Education attempts to respect individual arrangements of the results of critical thinking but not allow those arrangements to taint the process of critical thinking. This long standing agreement is no longer in effect. We have reached the point where we cannot engage in any way what may “trigger” our personal dislike or what may upset a private space we have self-designed.  Long standing notions of both education and society are dissolving.

We now listen to our own voices and our clones in “social” media, a pathological condition that undermines much needed social and political communication and interrelationships. The way out, as with all pathologies, is to first recognize the condition, observe the point we have reached and reorient our compass.”

Teaching critical thinking in public education has always been a revolutionary activity, as this article confirms, it looks like it shall continue to be in the revolutionary category for quite some time.

 

I spent my years learning French in Highschool(and now forgotten). Now with double the disappointment as I realize how word-awesome German is.

Consider this small list of bon mots:

Weltschmerz – world weariness.

Schadenfreude – a feeling of enjoyment that comes from seeing or hearing about the troubles of other people

Backpfeifengesicht – It describes someone who you feel needs a slap in the face.

Sitzfleisch — (seat meat) – it describes a character trait. Those who possess a lot of seat meat are able to sit through and weather something incredibly hard or boring.

Dreikäsehoch (Three cheeses high) – However, what it describes is a person who is vertically challenged, implying they’re only as tall as three wheels of cheese placed on top of each other.

Schattenparker (Shadow parker) – This word is part of a series of insults for men which accuse them of unmanly behavior. In this case, of parking their car in the shadow to avoid heating up the interior.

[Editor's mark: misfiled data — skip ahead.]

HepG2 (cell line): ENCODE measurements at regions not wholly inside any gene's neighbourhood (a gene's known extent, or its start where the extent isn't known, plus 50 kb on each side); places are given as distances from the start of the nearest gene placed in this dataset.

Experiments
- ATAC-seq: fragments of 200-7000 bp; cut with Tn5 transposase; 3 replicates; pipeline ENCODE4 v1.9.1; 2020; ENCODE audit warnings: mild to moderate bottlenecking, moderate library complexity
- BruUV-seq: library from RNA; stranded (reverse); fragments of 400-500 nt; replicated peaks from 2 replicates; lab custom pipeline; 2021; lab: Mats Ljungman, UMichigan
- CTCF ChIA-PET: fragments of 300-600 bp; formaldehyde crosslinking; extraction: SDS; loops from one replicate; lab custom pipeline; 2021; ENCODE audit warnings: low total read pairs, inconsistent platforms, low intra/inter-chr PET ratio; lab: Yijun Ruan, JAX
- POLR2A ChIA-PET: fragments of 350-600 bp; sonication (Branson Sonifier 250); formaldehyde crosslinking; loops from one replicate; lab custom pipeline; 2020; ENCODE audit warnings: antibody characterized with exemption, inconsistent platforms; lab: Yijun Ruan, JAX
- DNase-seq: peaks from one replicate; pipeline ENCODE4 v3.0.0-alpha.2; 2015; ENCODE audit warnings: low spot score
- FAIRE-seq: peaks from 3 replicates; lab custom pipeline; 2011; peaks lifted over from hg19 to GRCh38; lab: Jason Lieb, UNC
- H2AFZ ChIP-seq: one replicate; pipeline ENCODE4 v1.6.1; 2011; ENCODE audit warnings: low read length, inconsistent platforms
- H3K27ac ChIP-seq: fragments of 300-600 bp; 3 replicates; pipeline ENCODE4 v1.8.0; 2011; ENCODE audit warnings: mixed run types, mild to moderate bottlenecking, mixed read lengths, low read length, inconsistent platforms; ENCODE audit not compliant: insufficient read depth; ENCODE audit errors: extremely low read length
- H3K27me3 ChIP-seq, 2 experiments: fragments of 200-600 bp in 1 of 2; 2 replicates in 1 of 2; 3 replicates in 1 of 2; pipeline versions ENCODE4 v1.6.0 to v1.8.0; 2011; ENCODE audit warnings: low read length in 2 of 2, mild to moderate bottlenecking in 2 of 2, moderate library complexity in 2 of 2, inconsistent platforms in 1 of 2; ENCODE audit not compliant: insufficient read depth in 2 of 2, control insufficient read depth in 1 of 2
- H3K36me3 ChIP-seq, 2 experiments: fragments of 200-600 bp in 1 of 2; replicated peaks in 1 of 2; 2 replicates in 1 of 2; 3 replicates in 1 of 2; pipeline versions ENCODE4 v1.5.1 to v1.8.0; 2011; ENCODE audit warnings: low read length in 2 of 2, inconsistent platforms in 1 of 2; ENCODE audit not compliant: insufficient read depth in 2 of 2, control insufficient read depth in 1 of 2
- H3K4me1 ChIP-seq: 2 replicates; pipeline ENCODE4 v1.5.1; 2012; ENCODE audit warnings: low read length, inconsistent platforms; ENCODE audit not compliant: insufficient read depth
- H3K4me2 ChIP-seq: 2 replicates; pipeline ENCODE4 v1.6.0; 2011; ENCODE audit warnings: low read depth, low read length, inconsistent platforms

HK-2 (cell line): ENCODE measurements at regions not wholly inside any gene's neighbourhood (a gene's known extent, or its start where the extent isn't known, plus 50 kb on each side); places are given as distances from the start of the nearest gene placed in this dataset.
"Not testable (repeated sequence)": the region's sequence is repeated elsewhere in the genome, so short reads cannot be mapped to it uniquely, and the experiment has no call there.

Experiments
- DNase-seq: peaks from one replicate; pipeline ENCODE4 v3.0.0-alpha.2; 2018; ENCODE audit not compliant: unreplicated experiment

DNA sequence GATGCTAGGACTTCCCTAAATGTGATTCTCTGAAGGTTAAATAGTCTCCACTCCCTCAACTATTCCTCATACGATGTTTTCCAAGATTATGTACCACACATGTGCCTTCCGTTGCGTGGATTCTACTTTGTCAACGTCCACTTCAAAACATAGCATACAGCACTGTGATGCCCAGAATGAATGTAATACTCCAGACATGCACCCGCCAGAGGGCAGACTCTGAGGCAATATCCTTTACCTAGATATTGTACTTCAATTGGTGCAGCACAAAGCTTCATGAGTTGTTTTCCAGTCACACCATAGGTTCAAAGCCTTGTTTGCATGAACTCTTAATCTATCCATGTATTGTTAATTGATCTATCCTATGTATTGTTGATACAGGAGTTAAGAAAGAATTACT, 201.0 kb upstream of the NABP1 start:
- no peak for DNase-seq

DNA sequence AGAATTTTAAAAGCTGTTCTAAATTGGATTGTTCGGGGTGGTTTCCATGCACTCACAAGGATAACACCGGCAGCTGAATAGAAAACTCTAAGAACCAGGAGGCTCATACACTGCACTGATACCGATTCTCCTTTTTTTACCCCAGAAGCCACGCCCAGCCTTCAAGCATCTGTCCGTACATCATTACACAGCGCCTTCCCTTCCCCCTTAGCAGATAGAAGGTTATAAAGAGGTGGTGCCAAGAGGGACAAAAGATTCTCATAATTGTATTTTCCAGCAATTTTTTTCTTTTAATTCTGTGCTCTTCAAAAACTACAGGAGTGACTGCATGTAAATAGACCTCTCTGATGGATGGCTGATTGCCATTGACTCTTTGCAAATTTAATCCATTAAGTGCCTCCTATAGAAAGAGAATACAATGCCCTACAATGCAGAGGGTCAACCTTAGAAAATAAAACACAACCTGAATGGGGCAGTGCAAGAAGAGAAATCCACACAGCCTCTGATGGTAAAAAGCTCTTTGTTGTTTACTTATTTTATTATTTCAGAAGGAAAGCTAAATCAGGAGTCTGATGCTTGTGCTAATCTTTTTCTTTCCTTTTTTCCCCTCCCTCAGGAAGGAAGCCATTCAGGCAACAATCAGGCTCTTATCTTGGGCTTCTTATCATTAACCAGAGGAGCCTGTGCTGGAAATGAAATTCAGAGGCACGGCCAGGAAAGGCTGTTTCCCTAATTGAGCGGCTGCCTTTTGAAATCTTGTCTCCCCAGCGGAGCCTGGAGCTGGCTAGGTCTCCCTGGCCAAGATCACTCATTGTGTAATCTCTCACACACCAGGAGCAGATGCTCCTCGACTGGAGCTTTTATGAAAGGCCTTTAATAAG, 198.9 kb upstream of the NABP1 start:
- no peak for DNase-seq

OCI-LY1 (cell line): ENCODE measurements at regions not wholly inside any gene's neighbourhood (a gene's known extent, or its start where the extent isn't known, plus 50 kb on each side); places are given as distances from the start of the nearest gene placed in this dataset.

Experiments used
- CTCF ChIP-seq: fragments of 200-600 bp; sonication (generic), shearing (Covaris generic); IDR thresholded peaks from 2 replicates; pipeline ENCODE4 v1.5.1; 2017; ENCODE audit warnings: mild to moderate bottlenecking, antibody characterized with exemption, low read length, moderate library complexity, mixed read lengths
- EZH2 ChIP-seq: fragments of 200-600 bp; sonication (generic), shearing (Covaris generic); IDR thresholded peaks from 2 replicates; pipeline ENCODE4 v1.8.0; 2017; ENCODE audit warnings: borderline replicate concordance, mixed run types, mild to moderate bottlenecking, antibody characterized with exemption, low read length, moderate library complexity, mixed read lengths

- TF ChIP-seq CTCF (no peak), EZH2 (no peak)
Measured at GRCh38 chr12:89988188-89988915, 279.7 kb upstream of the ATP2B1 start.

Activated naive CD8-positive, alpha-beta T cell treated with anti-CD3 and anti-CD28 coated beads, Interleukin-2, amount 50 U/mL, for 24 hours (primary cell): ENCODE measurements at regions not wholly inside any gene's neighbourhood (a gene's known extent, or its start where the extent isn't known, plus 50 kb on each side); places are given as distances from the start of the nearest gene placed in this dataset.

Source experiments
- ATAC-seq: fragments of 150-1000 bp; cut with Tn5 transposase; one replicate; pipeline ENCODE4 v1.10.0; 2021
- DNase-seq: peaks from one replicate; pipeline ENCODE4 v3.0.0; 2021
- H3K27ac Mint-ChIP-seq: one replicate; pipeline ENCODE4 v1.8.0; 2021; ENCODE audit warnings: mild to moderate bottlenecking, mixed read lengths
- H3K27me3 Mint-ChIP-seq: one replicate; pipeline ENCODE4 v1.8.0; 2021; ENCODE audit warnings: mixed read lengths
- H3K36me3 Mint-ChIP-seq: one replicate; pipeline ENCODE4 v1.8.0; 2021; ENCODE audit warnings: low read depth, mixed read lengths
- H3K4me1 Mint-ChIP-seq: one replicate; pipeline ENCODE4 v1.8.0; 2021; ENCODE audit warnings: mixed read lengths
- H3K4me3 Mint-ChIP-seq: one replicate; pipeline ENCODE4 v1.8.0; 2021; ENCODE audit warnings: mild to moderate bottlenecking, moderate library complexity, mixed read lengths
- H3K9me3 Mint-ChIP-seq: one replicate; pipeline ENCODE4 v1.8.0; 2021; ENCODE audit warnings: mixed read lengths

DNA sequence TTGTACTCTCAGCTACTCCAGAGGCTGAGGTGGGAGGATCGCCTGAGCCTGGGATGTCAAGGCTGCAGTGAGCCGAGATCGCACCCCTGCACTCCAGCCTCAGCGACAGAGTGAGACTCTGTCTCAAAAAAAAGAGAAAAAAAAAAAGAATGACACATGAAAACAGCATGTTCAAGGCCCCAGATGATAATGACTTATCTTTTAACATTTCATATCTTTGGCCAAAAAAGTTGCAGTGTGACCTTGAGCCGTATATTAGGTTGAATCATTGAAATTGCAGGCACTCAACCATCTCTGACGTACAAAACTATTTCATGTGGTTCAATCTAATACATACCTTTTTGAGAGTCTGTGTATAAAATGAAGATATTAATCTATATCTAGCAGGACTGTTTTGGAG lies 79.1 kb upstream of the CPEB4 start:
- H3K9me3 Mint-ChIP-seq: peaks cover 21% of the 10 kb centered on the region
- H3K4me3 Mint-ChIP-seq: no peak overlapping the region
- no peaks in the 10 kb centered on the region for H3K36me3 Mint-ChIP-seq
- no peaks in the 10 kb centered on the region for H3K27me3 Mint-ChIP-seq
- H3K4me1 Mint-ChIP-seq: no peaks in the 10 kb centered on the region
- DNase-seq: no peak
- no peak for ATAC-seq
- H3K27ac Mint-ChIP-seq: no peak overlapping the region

Forget French as Canada’s second language it ought to be German. :>

german

gn1 gn2 gn3
-Allan Johnson on compulsory femininity
(the systematic expectations and goals of female socialization)

The Gender Knot

 

David Cromwell excels at identifying key points of friction between public and private interests.  In this excerpt he examines how higher learning is being bent to fulfil its corporately mandated responsibilities to society.

“This [Academia] is a privileged sector where critical thought and enquiry into human society, the natural world and the cosmos ought to be the norm; not where overwhelming pressure to conform to state-corporate interests should be exerted on teaching and research agendas. 

    why_are_we_the_good_guys How can academic ‘collaboration’ with large corporations which are, after all, centralised systems of illegitimate power, not lead to compromise, distortion or worse?  It is clearly not in the interests of such institutions to promote rational and honest study into the problems of a corporate-shaped society.  It is in their interests to commandeer the publicly-funded research while co-opting supposedly neutral and objective academia as ‘partners’.  And all the better if highly trained university researchers working in narrow, focused disciplines remain disconnected from the interests in other disciplines, or more importantly, from the concerns of the general populace.

     ‘To work on a real problem (like how to eliminate poverty in a nation producing eight hundred billion dollars’ worth of wealth each year) one would have to follow that problem across many disciplinary lines without qualm, dealing with historical materials, economic theories, political obstacles’, observed historian Howard Zinn, author of The People’s History of the United States, who died in 2010.  ‘Specialisation ensures that one cannot follow a problem through from start to finish.  It ensures the functioning in the academy of the system’s dictum: divide and rule.’  Zinn provided a potent example: ‘Note how little work is done in political science on the tactics of social change.  Both students and teacher deal with theory and reality in separate courses; the compartmentalisation safely neutralises them.’

    Any management vision of how the university sector, or any place of higher education, ought to develop that does not recognize the nature of the iniquitous capitalist society in which the university finds itself embedded, is short-sighted.  And, moreover, any such ‘vision’ that is not committed to making radical changes in the way society is structured is tacitly, if not actively, supporting the status quo.  The same argument applies to any major institution in society.”

-David Cromwell.  Why Are We The Good Guys? pp. 216 – 217

   So, great you have a degree, well done sport!  Did they teach you to comply or to question the society that you inhabit?